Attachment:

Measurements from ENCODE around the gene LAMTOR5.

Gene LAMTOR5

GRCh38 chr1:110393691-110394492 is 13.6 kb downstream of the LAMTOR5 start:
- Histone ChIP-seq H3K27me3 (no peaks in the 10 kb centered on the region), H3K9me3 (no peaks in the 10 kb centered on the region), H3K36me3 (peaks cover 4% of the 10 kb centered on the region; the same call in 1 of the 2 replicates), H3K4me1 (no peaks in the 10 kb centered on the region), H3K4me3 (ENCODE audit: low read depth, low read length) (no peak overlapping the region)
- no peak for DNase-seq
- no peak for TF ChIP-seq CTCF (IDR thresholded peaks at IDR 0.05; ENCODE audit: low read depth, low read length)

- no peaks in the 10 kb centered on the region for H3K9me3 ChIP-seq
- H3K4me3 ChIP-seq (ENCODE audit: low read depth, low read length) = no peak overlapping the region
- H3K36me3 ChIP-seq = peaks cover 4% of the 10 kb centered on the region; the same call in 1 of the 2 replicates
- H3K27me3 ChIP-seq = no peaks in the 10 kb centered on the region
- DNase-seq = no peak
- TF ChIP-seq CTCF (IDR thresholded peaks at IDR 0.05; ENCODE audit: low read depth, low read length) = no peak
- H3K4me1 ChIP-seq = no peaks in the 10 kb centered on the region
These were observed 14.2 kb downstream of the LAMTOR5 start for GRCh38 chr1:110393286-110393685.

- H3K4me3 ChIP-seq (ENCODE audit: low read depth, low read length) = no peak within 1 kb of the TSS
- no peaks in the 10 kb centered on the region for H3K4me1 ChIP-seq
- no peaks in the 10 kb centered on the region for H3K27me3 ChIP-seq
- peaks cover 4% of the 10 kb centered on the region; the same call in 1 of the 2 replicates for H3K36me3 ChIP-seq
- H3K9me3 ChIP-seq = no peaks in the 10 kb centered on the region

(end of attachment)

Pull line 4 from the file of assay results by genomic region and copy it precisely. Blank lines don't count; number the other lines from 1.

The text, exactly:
- Histone ChIP-seq H3K27me3 (no peaks in the 10 kb centered on the region), H3K9me3 (no peaks in the 10 kb centered on the region), H3K36me3 (peaks cover 4% of the 10 kb centered on the region; the same call in 1 of the 2 replicates), H3K4me1 (no peaks in the 10 kb centered on the region), H3K4me3 (ENCODE audit: low read depth, low read length) (no peak overlapping the region)